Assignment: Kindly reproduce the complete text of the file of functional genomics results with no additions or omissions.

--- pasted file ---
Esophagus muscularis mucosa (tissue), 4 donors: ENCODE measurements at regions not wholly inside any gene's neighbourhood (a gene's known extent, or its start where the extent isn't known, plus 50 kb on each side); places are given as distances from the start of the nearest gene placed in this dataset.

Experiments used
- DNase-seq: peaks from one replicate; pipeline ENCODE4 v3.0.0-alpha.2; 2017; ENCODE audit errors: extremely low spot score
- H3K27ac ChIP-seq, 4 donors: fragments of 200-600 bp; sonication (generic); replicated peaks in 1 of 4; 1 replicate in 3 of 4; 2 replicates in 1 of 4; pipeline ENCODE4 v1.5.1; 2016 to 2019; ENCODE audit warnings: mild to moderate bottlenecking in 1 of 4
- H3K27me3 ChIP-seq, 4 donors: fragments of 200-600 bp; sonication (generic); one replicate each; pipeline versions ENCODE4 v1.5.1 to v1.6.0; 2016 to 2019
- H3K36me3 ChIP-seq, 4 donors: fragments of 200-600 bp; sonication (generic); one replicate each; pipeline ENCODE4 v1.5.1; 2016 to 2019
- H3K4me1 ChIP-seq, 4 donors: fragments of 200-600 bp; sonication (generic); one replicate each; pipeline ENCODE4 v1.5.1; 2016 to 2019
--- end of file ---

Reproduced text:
Esophagus muscularis mucosa (tissue), 4 donors: ENCODE measurements at regions not wholly inside any gene's neighbourhood (a gene's known extent, or its start where the extent isn't known, plus 50 kb on each side); places are given as distances from the start of the nearest gene placed in this dataset.

Experiments used
- DNase-seq: peaks from one replicate; pipeline ENCODE4 v3.0.0-alpha.2; 2017; ENCODE audit errors: extremely low spot score
- H3K27ac ChIP-seq, 4 donors: fragments of 200-600 bp; sonication (generic); replicated peaks in 1 of 4; 1 replicate in 3 of 4; 2 replicates in 1 of 4; pipeline ENCODE4 v1.5.1; 2016 to 2019; ENCODE audit warnings: mild to moderate bottlenecking in 1 of 4
- H3K27me3 ChIP-seq, 4 donors: fragments of 200-600 bp; sonication (generic); one replicate each; pipeline versions ENCODE4 v1.5.1 to v1.6.0; 2016 to 2019
- H3K36me3 ChIP-seq, 4 donors: fragments of 200-600 bp; sonication (generic); one replicate each; pipeline ENCODE4 v1.5.1; 2016 to 2019
- H3K4me1 ChIP-seq, 4 donors: fragments of 200-600 bp; sonication (generic); one replicate each; pipeline ENCODE4 v1.5.1; 2016 to 2019